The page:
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Old 04-13-2009, 03:21 AM   #1
k9mania
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Interesting new book - a review

More Than Just Best Friends







By Jonathan Yardley
Sunday, April 12, 2009; Page B08

ONE NATION UNDER DOG
Adventures in the New World of Prozac-Popping Puppies . . .
By Michael Schaffer
Henry Holt. 288 pp. $24
Six of ten U.S. households own pets, up 12 percent between 2000 and 2006. Spending by Americans on their pets more than doubled from $17 billion in 1994 to $41 billion in 2007 and is expected to rise at an 11 percent clip over the next two years. No doubt most of that spending is for routine stuff, but as Michael Shaffer recounts in this informative, entertaining and sobering book, our most privileged pets "live in a world of dog walkers and pet sitters and animal trainers and canine swim therapists and pet Reiki masseuses. . . . [a] baroque and endlessly subspecialized array of service providers."
That is the world into which Schaffer plunged while writing "One Nation Under Dog." The title was dreamed up by his wife, he says, but he seems to have failed to consult the Googlesphere, which would have alerted him that it's also the name of a company that sells dog-themed plaques, bracelets and T-shirts "inspired by our love of animals." This coincidence merely underscores the point of Schaffer's book: that doggiemania constitutes very big business, and often very strange business as well. Much of it "can be explained," Schaffer writes, "by a popular term I first heard at a Global Pet Expo: fur baby." For millions of Americans, dogs are members of the family, frequently as substitutes for children they never had or who grew up and moved away.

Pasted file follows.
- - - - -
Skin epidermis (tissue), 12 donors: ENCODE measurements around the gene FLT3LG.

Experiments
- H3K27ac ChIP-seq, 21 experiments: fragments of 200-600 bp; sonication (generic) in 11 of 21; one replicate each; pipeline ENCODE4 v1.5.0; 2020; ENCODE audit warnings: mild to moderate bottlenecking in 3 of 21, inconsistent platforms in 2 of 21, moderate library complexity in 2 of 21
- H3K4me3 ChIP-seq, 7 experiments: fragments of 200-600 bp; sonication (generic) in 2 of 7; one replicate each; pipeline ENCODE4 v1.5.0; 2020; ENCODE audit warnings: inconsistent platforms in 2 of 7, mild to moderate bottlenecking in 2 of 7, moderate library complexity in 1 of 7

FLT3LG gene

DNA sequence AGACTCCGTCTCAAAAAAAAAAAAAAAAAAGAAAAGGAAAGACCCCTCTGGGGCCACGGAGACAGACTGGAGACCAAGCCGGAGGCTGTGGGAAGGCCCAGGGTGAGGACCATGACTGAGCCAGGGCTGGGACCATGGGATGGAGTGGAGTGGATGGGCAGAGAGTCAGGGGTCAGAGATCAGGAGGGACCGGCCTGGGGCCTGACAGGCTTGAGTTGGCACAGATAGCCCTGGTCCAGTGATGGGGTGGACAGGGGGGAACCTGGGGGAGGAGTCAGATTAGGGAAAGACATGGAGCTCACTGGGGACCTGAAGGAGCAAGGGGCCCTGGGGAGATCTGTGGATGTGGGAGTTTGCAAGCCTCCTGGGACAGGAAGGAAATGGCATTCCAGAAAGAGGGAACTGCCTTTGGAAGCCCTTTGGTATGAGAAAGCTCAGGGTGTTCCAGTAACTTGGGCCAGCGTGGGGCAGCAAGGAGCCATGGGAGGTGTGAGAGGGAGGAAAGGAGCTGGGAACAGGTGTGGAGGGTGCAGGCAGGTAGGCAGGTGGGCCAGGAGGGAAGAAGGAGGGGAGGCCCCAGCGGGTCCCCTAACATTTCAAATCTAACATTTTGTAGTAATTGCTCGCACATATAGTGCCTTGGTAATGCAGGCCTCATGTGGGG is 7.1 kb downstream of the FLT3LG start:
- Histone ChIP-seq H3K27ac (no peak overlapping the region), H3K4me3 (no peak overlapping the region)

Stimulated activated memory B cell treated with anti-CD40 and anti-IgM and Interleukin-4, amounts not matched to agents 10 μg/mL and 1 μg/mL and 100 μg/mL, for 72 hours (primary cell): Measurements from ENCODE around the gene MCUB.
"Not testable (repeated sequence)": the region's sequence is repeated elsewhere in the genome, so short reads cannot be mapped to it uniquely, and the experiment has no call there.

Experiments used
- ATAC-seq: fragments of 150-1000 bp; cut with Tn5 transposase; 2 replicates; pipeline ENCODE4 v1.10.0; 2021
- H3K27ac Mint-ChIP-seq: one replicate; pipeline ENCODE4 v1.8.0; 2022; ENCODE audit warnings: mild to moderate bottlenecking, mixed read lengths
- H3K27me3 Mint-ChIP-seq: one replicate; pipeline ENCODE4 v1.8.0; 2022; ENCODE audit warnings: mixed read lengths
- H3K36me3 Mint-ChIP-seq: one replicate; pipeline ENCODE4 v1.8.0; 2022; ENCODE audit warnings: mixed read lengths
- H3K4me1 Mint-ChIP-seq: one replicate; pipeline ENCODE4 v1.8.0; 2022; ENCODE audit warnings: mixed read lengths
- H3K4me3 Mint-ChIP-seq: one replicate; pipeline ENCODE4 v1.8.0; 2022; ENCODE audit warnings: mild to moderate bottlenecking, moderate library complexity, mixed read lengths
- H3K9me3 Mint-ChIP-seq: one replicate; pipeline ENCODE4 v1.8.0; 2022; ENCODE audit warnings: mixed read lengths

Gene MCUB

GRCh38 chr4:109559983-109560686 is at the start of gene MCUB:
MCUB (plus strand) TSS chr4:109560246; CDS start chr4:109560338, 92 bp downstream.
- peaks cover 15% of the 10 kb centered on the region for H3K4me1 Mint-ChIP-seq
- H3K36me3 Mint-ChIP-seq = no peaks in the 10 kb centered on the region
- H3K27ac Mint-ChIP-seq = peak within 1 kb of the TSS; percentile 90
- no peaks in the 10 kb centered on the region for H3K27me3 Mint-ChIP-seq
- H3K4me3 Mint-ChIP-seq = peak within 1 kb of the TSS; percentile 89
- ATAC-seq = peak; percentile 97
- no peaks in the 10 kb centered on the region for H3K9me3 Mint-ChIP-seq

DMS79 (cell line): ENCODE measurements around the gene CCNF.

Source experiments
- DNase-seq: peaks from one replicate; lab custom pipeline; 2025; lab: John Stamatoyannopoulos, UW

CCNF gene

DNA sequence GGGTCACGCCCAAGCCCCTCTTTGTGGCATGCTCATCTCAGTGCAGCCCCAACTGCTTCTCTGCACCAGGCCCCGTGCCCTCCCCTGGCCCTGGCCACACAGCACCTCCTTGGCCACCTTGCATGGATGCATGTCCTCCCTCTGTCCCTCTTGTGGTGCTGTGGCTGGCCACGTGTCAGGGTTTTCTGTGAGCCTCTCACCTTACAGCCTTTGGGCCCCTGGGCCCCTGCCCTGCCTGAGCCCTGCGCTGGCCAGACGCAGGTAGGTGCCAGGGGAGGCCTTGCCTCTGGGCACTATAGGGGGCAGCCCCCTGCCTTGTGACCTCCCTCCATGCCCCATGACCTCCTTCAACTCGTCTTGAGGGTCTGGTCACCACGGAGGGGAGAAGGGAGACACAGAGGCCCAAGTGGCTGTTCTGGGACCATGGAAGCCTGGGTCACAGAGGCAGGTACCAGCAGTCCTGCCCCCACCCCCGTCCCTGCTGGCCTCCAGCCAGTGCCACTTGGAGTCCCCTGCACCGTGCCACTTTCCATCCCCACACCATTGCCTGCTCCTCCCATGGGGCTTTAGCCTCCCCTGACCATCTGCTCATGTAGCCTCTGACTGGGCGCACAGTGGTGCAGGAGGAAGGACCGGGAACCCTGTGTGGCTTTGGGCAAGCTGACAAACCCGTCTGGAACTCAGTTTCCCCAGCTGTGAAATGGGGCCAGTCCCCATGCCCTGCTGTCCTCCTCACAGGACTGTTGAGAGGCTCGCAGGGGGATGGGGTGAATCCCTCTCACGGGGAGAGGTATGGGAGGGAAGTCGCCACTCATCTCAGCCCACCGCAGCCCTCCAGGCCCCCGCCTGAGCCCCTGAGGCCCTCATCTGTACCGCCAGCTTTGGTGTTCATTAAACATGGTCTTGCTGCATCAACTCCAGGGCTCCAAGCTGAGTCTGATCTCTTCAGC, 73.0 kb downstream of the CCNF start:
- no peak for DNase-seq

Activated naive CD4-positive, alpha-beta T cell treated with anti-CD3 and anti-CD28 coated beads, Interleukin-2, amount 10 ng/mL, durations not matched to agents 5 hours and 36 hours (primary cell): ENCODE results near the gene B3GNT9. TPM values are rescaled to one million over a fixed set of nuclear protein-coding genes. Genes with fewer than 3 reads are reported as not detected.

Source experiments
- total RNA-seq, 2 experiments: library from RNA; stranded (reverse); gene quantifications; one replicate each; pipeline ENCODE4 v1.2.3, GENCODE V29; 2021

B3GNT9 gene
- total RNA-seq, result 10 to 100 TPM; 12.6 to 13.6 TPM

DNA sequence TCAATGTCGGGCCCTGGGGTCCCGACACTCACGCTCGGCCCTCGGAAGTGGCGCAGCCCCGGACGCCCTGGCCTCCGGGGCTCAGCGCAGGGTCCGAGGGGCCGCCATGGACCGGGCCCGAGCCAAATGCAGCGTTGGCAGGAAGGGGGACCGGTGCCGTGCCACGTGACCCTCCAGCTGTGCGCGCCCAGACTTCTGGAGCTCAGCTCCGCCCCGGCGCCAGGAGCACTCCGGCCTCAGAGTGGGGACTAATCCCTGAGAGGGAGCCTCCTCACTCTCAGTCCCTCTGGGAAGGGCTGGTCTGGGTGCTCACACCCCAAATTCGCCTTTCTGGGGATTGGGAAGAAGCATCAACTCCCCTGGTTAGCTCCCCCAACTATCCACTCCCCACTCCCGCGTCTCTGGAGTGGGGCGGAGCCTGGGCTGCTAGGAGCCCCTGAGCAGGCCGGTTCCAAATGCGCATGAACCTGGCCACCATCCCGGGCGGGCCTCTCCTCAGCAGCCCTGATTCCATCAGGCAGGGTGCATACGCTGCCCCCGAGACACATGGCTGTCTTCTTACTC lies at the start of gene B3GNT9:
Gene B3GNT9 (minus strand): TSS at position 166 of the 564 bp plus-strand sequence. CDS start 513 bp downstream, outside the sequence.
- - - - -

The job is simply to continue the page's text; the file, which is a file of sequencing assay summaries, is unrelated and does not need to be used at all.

This marks a singular change in American attitudes. In the past, parents frequently acquired pets as companions, rewards or palliatives for their children, and of course some still do, as the Obamas have reminded us. They also acquired pets -- dogs, mainly -- as guards and often left them to sleep outdoors in doghouses or less inviting chambers. By 2001, in rather alarming contrast, "83 percent of American pet owners referred to themselves as their animal's 'mommy' or 'daddy,' " a reflection of "the centrality of dogs in the lives of ordinary people." A recurrent theme in "One Nation Under Dog" is that all of this isn't actually about the animals, but "about the humans." To quote Schaffer:



See rest of article at:


http://www.washingtonpost.com/wp-dyn...041001143.html
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Old 04-13-2009, 05:03 AM   #2
Labman
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Also read Jon Katz's New Work of Dogs. It was under my Christmas tree last year. I raised my children right.

It is amazing how unpopular you can make yourself with rqaional posts to dog forums.
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Old 04-13-2009, 11:40 PM   #3
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Quote:
Originally Posted by Labman View Post
It is amazing how unpopular you can make yourself with rqaional posts to dog forums.
Isn't it? Then again it's equally amazing how many popular members there are because of their rational posts. It all comes down to amiability and the way they use their rhetoric. Those that I've seen that are well-liked on dog forums are didactic yet not condescending

K9, thanks for sharing that book. I would like keep adding to my "to-read" list but I've got many on there. Before adding any more I really want to get reading Culture Clash and Don't Shoot the Dog.

The last paragraph in that article is very eye catching:

"On and on it goes: puppy mills, pet shops, shelters, euthanasia, tainted pet-food ingredients from China. Our fur babies may be loveable and cuddly, but they've also confirmed us in many of our worst human instincts: to confront and litigate, to climb the social ladder and flaunt our high position once we've reached it, to become wholly absorbed in our own precious selves, to flatter ourselves with luxury and excess. As the man says in this terrific book, it's not about the dogs, it's about the people. "
-Steven



My dog article site - K9Domain
My dog blog - Dog Notes
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